Medical savings accounts are a tax-advantaged way to save and pay for medical expenses that are not covered by typical health insurance plans.
The four types of accounts are:
● Flexible Spending Accounts (FSA)
● Health Savings Accounts (HSA)
● Health Reimbursement Accounts (HRA)
● Medical Savings Accounts (MSA)
All four accounts have different requirements for eligibility and rules governing how contributions are made. The benefits each gives to an account holder also differs. They’re similar, yet different:
1. Flexible Spending Account
An FSA is provided through your employers to allow an employee to set aside pre-tax dollars to pay for medical expenses not covered by the company’s insurance plan.
● Eligibility: Any employee, in general, is eligible. It’s a matter of whether the employer chooses to offer the program. There are exceptions if the employee is highly compensated.
● Taxes: Contributions are pre-tax.
● Contributions and distributions: Contributions are made in equal amounts over the course of the year. Your employer will set a limit on the limit to contributions. Plan accordingly because you will lose any dollars that you don’t spend by year’s end. There is usually a short grace period into the following year as well.
2. Health Savings Account
This is a tax-exempt account, like a Roth IRA. It permits you to use your employer’s contributions and earnings to pay for medical expenses.
● Eligibility: There are numerous requirements to set up an HSA. First, you must be covered by a qualified high deductible health plan (HDHP). You also cannot be covered by any other insurance plan that plays medical expenses. You must be under 65 years of age and not claimed as a dependent by someone else.
● Taxes: You can make pre-tax or post-tax contributions to your account. Your contributions will grow tax-free until you need them. Withdrawals are tax-free for qualified purposes. It’s a potentially lucrative account if you qualify.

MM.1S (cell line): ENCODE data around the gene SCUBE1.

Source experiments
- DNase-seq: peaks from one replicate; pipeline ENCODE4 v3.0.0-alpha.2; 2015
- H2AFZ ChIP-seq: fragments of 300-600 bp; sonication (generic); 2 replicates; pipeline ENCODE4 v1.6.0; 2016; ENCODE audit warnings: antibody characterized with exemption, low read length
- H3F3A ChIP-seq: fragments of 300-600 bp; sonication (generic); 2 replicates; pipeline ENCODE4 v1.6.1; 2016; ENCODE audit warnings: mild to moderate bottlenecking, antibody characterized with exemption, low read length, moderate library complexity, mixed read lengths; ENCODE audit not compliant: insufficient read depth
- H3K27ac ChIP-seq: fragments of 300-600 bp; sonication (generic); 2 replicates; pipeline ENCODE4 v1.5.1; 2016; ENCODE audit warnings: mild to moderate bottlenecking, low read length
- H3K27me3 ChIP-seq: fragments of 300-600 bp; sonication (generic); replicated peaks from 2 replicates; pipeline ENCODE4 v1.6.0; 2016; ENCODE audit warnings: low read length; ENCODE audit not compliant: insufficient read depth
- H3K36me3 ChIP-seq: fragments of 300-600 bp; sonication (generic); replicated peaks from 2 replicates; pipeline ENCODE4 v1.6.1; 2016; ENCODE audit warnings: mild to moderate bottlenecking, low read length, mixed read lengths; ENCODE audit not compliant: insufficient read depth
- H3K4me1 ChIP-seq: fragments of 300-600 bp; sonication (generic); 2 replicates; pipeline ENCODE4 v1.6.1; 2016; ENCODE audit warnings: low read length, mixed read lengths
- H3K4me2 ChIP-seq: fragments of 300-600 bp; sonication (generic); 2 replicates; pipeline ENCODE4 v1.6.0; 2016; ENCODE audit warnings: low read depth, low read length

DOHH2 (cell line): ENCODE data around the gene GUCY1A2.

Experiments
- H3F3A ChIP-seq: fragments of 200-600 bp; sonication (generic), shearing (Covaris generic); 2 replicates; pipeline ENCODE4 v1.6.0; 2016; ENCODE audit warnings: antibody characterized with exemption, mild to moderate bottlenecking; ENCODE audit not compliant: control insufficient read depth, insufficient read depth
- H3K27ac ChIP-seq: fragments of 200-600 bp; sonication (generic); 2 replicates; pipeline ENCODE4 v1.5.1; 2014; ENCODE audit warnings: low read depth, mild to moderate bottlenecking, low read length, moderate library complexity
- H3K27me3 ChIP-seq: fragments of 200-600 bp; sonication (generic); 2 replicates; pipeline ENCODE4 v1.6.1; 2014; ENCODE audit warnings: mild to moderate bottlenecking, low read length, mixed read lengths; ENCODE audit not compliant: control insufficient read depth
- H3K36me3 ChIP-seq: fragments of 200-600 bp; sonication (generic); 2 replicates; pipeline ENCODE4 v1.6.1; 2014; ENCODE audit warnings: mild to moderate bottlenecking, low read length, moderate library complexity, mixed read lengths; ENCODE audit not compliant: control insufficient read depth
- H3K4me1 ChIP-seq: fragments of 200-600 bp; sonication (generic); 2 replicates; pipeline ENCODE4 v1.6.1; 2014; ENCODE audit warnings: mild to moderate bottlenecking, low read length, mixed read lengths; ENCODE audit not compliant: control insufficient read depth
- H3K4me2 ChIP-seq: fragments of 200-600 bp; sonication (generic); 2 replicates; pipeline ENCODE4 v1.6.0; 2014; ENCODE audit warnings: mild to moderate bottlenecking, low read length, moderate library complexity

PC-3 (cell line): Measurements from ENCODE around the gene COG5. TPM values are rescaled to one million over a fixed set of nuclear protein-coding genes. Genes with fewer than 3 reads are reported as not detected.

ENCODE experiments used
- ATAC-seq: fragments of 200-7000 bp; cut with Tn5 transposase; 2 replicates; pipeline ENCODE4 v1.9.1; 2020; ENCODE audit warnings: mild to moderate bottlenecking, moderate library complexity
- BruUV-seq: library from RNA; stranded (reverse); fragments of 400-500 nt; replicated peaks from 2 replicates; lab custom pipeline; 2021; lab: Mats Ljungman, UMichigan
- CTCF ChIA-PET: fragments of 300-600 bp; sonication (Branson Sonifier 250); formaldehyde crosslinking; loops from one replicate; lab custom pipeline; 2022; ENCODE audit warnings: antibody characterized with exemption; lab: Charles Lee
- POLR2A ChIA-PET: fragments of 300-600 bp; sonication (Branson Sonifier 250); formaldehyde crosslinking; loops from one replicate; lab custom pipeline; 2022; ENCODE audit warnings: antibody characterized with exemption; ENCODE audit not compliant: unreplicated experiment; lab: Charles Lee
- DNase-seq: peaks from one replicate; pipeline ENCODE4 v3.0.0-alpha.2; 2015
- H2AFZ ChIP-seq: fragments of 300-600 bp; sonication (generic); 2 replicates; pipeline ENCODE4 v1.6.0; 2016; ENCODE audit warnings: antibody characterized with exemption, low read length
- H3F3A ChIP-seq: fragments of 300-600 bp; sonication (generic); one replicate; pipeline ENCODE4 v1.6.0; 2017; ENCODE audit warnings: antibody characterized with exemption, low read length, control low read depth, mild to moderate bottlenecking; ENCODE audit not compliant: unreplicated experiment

● Contributions and distributions: You and/or your employer make contributions. As of this writing, the maximum contribution is $3,450 for an individual and $6,900 for a family (HSA holders 55 and older can save an extra $1,000). IRS Publication 502 defines which medical expenses qualify to be paid for by the plan. Unqualified withdrawals are subject to taxes and a 20% penalty. The 20% penalty applies to people under age 65.
● Funds are allowed to roll over to subsequent years.
3. Health Reimbursement Accounts
An HRA is funded by your employer. Employees are reimbursed for medical expenses not covered under the employer-provided health plan.
● Eligibility: Any employee can participate if the employer offers the plan. Highly compensated employees are more limited in the benefits they can receive.
● Taxes: Your employer’s contributions are not taxed.
● Contributions and distributions: Only employers make contributions. The funds may be used to reimburse employees for qualified expenses. These include health insurance premiums and long-term care insurance.
4. Medical Savings Accounts
This type of account is obsolete for the most part. It is mechanically similar to the HSA but considered more flexible.
● Eligibility: The MSA was created for the self-employed and very small businesses.
● Taxes: The same tax benefits are found in the HSA.
● Contributions and Distributions: You can no longer start a new MSA or contribute more to one that already exists. It is permissible, however, to maintain an existing MSA and take qualified distributions.
● An MSA can be rolled over into an HSA. Probably not a bad idea so you can continue contributing!
Take advantage of any available medical expense account. These type of accounts can save you a lot of money on your medical insurance premiums. Be sure to learn the details of each account type and how it applies to your particular situation.
To find out more about the details, be sure to review IRS Publication 969. Your HR department should be able to provide further details as well. This will enable you to enjoy the most benefits and maximum savings.
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